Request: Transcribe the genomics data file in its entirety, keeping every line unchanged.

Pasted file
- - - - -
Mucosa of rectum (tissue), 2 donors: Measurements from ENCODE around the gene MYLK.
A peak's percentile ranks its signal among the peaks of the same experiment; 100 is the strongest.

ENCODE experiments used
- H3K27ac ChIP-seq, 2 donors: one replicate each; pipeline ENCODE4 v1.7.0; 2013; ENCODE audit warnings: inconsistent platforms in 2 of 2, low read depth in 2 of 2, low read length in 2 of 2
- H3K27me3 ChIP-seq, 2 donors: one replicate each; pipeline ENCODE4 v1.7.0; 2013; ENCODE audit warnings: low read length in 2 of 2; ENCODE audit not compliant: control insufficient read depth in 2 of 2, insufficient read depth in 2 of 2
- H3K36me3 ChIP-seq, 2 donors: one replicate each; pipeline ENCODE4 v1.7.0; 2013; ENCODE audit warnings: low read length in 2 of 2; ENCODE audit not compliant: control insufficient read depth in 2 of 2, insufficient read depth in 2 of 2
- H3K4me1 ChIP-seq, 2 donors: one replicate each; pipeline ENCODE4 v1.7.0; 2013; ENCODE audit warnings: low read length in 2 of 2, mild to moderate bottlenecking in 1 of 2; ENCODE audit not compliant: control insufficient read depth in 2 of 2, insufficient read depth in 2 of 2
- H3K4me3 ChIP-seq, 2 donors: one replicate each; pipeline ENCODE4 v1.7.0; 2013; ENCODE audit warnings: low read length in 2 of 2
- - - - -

Mucosa of rectum (tissue), 2 donors: Measurements from ENCODE around the gene MYLK.
A peak's percentile ranks its signal among the peaks of the same experiment; 100 is the strongest.

ENCODE experiments used
- H3K27ac ChIP-seq, 2 donors: one replicate each; pipeline ENCODE4 v1.7.0; 2013; ENCODE audit warnings: inconsistent platforms in 2 of 2, low read depth in 2 of 2, low read length in 2 of 2
- H3K27me3 ChIP-seq, 2 donors: one replicate each; pipeline ENCODE4 v1.7.0; 2013; ENCODE audit warnings: low read length in 2 of 2; ENCODE audit not compliant: control insufficient read depth in 2 of 2, insufficient read depth in 2 of 2
- H3K36me3 ChIP-seq, 2 donors: one replicate each; pipeline ENCODE4 v1.7.0; 2013; ENCODE audit warnings: low read length in 2 of 2; ENCODE audit not compliant: control insufficient read depth in 2 of 2, insufficient read depth in 2 of 2
- H3K4me1 ChIP-seq, 2 donors: one replicate each; pipeline ENCODE4 v1.7.0; 2013; ENCODE audit warnings: low read length in 2 of 2, mild to moderate bottlenecking in 1 of 2; ENCODE audit not compliant: control insufficient read depth in 2 of 2, insufficient read depth in 2 of 2
- H3K4me3 ChIP-seq, 2 donors: one replicate each; pipeline ENCODE4 v1.7.0; 2013; ENCODE audit warnings: low read length in 2 of 2